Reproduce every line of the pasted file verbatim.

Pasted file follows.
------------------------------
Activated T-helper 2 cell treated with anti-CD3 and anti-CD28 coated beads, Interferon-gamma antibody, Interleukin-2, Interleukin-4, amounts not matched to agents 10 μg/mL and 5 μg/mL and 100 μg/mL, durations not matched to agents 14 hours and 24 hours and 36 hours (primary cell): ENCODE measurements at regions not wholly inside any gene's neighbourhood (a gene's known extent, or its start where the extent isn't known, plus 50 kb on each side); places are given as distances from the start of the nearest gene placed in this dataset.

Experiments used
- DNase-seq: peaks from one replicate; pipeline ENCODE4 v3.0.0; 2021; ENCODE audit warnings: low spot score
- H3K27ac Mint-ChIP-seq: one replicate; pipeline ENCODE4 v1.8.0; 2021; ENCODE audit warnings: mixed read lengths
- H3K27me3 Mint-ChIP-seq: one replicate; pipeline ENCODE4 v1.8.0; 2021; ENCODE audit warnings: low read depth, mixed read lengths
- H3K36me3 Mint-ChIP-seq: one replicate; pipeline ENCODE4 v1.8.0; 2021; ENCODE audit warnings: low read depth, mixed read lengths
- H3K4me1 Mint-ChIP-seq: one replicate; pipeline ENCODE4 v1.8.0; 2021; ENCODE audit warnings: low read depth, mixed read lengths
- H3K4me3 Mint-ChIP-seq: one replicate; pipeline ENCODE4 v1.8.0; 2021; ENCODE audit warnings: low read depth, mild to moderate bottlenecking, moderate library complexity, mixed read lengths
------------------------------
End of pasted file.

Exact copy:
Activated T-helper 2 cell treated with anti-CD3 and anti-CD28 coated beads, Interferon-gamma antibody, Interleukin-2, Interleukin-4, amounts not matched to agents 10 μg/mL and 5 μg/mL and 100 μg/mL, durations not matched to agents 14 hours and 24 hours and 36 hours (primary cell): ENCODE measurements at regions not wholly inside any gene's neighbourhood (a gene's known extent, or its start where the extent isn't known, plus 50 kb on each side); places are given as distances from the start of the nearest gene placed in this dataset.

Experiments used
- DNase-seq: peaks from one replicate; pipeline ENCODE4 v3.0.0; 2021; ENCODE audit warnings: low spot score
- H3K27ac Mint-ChIP-seq: one replicate; pipeline ENCODE4 v1.8.0; 2021; ENCODE audit warnings: mixed read lengths
- H3K27me3 Mint-ChIP-seq: one replicate; pipeline ENCODE4 v1.8.0; 2021; ENCODE audit warnings: low read depth, mixed read lengths
- H3K36me3 Mint-ChIP-seq: one replicate; pipeline ENCODE4 v1.8.0; 2021; ENCODE audit warnings: low read depth, mixed read lengths
- H3K4me1 Mint-ChIP-seq: one replicate; pipeline ENCODE4 v1.8.0; 2021; ENCODE audit warnings: low read depth, mixed read lengths
- H3K4me3 Mint-ChIP-seq: one replicate; pipeline ENCODE4 v1.8.0; 2021; ENCODE audit warnings: low read depth, mild to moderate bottlenecking, moderate library complexity, mixed read lengths